• greyelephant1 says:

      gatorade15, I apologize I misread your question. I thought you meant compared to humans. But in terms to your actual question, I agree with sm4321 and collegeblogger19 in that intelligence level varies in the species, but by natural selection, the smarter ones are more likely to survive.

  4. waterbottle19 says:

    I believe in this specific case, yes it is a question of quantity. There are too many unknowns to jump to conclusions about the art. While it could possibly be the work of a Neanderthal, I disagree that it signifies a deeper intellect. As gwuw2014 stated, it does resemble early human art, but we cannot tell if it signifies inllectual advancement with just one example. In comparison, human art exhibits advancements in intellect through increasingly complex art: from simple geometric shapes to cave paintings to what we have today. Rather than jumping to conclusions, I think the scientific community should engage in discourse over the legitimacy of the find first. Scientific consensus arguing that this find is legitimate proof of the intellectual power of neanderthals would be very powerful.

    • graduallychanging says:

      waterbottle19, I agree. In this scenario, quantity is of utmost importance. In Kate Wong’s article, “Ancient Engraving Strengthens Case for Sophisticated Neandertals”, she states that some people will argue that this artwork was a ”one-off event.” Although it seems that she believes that this new evidence points towards a new image of Neanderthals, she is stating that we would need to document more cases in order for the idea to be accepted widely in the scientific community. Even if it were a “one-off event,” do you think that it would still impact our view of Neanderthal culture.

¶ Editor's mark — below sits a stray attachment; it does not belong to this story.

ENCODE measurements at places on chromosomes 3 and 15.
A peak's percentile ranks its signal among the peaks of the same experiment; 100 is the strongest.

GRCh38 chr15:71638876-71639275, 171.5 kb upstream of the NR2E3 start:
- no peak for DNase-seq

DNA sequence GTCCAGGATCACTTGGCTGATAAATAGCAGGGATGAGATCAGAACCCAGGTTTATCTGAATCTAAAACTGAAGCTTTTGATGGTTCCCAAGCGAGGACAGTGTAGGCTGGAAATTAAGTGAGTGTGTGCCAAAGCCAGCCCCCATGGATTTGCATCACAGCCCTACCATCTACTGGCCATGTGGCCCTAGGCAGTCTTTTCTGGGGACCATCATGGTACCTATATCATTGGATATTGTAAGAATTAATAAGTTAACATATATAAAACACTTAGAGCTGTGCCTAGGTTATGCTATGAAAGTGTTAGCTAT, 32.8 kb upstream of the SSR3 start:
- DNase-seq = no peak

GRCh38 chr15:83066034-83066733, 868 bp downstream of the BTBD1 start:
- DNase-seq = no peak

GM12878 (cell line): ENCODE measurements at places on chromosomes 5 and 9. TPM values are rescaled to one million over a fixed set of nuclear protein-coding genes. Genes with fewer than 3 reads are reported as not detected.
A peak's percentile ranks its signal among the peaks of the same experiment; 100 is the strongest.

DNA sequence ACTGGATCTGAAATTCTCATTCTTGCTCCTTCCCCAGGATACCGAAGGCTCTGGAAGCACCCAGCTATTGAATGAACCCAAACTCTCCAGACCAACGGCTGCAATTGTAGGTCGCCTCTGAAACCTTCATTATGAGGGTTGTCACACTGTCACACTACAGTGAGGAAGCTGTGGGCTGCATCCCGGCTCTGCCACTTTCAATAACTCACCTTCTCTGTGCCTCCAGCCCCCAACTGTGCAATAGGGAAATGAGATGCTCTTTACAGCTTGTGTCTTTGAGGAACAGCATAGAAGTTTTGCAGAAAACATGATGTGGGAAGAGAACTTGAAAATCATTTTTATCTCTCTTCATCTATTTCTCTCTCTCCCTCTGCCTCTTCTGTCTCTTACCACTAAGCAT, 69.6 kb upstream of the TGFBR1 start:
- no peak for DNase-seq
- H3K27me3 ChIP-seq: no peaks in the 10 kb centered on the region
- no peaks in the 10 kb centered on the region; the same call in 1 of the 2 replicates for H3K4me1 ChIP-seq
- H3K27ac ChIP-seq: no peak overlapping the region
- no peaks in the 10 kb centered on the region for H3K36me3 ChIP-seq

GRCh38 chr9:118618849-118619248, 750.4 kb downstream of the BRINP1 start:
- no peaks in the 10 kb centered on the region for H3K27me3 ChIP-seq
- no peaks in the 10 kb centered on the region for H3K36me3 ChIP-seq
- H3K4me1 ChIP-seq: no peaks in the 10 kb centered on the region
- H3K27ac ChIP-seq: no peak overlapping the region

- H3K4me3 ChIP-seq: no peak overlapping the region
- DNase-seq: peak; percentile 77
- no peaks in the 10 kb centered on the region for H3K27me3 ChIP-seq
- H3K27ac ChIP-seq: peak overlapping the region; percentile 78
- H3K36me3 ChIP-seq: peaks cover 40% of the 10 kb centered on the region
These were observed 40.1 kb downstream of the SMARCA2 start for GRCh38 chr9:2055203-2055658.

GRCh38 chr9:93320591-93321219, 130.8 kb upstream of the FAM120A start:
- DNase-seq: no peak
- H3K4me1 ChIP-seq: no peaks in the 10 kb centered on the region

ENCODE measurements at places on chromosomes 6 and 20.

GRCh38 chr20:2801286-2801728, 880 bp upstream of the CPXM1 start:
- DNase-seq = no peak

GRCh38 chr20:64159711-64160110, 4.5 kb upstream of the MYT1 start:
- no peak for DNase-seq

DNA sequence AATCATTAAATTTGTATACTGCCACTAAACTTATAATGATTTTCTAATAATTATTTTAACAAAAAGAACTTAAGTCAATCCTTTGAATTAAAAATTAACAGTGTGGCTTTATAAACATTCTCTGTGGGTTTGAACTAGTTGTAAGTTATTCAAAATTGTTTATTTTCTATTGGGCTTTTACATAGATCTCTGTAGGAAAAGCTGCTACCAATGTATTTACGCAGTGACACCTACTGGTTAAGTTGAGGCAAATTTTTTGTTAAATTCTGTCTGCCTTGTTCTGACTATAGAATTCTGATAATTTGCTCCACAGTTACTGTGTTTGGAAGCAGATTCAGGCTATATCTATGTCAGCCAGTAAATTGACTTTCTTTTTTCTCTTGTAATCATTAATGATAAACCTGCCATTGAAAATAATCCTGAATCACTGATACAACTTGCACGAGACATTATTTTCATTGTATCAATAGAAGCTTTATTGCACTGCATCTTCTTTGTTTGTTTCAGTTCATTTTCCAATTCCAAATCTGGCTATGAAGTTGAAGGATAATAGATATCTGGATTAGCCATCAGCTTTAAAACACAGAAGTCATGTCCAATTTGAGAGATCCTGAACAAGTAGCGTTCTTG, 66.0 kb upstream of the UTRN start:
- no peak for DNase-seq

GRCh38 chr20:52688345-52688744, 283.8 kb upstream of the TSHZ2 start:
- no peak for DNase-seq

5. gwuw2014 says:

    Interesting reaction, waterbottle19. I believe that the reason scientists claim that this piece represents a previously unknown level of Neanderthal intellect relies on their comparison of this site to other known Neanderthal sites that completely lack any form of artwork, which would represent an advancement in intellect.

  6. thinkbrush says: